I recently watched a very interesting webinar presentation about bollard crash rating developed by the US Department of State after 9/11. Reliance Foundry (https://www.reliance-foundry.com/bollard#gref) presented the webinar.
Bollards are rated for their crash resistance at various speeds and how well they stop a semi-tractor with a trailer after possibly overrunning the bollard. Bollard size is matched to typical vehicle size to be protected against. Reliance has three sizes shown above for (from left to right) passenger, pick-up trucks, and semi-tractors at 15 to 50 MPH. For example, the left bollard will stop a passenger vehicle traveling at 40 MPH (called ASTM C40 Bollard). The middle bollard will stop a 15,000-pound vehicle (a pick-up truck – medium duty delivery vehicle) at 30 MPH. The right bollard is called a M50 bollard. It is designed to stop a 15,000-pound vehicle traveling at 50 MPH at a 3.3-foot penetration into the protected area.
Single installation is simple, a 3-foot by 3-foot square PCC to a depth past the frost line. Some bollard manufacturers have a detail that add short lengths of reinforcing steel through the bottom of the bollard to prevent pullout by a ramming vehicle. For a series of bollards, details often show a trench with a “cage” of reinforcing steel. The intent of the reinforcing steel is to prevent bollard “pullout” as a vehicle hits, bends, and pulls on the bollard. The prongs on the heavy-duty bollard provides the same resistance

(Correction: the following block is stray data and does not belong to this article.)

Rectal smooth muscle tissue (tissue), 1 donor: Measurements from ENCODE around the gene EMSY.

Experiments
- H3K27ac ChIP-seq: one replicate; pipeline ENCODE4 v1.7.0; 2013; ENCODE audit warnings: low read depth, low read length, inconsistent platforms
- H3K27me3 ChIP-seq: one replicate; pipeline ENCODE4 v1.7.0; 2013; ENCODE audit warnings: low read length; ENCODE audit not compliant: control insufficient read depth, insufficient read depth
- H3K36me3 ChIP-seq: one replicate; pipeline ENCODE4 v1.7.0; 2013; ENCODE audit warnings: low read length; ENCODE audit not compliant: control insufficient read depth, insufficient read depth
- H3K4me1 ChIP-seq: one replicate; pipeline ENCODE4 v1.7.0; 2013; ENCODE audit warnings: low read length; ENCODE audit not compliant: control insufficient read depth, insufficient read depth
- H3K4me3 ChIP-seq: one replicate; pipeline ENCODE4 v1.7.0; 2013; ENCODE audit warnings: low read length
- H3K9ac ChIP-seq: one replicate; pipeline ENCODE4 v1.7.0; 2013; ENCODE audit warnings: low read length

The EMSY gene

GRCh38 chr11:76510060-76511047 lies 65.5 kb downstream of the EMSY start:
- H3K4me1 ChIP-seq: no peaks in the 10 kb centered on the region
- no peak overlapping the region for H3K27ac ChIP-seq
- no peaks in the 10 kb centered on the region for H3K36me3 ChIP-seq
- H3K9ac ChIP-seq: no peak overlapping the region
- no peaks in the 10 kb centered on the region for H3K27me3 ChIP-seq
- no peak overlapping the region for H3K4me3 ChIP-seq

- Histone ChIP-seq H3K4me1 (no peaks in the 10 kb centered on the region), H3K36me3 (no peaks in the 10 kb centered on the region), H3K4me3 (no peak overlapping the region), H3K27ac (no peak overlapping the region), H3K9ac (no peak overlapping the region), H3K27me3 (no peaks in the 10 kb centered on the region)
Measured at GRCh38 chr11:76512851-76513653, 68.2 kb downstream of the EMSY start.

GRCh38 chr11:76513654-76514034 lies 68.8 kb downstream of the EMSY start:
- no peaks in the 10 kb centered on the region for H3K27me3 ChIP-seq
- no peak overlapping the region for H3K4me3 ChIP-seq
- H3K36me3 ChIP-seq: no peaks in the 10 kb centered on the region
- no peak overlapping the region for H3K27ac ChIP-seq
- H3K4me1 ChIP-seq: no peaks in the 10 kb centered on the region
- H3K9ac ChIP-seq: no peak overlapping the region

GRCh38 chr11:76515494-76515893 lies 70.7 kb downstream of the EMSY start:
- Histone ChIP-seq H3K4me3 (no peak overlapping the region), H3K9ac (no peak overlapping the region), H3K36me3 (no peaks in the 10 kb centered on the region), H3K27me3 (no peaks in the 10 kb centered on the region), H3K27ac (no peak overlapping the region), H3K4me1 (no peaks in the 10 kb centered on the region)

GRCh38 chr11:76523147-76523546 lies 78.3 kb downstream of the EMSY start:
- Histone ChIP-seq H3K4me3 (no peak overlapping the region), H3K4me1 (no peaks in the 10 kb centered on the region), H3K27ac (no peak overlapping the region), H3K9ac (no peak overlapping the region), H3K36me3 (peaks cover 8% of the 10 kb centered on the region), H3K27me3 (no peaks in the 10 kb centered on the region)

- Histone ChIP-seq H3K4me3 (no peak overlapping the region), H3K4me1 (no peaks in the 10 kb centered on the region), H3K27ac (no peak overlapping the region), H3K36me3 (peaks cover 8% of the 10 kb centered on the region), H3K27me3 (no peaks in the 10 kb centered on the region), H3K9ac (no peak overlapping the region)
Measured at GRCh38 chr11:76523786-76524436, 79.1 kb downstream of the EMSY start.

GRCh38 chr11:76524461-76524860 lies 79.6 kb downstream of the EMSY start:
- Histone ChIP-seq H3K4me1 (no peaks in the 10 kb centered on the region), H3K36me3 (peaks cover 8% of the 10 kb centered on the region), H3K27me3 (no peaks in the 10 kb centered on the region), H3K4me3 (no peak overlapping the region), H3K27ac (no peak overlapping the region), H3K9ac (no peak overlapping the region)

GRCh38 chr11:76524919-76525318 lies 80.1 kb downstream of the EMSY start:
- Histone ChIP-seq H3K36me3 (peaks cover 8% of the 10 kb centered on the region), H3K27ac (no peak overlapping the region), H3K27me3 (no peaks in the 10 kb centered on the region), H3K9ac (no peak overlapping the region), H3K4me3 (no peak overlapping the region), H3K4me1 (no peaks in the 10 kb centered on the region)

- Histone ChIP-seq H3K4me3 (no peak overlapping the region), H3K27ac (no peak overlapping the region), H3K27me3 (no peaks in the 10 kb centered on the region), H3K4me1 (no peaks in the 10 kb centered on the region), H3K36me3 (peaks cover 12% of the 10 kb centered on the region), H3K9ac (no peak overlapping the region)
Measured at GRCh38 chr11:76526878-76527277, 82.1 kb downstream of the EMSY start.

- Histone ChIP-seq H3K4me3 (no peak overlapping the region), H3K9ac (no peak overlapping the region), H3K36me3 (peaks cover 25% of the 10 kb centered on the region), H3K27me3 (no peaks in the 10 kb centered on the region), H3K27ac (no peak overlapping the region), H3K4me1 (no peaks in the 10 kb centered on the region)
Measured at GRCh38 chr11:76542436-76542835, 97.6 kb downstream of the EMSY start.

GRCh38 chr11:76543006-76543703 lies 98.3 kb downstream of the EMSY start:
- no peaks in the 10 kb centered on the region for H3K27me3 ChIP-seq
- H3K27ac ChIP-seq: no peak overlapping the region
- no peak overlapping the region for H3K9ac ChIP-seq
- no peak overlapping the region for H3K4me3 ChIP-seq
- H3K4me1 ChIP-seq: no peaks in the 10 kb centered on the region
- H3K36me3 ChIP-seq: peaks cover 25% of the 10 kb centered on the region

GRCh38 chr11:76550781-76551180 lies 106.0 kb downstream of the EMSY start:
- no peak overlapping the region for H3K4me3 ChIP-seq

The prices are roughly $750, $3,250, and $5,500 – for low, medium, and heavy-duty bollards, respectively. In our experience, the install cost adds an another 1.0 to 1.5 times the material cost. Bollard covers or sleeves will add to the cost.
Reliance, as well as other manufacturers, make stainless steel and plastic sleeves to enhance the bollard appearance.
Figures from Reliance Foundry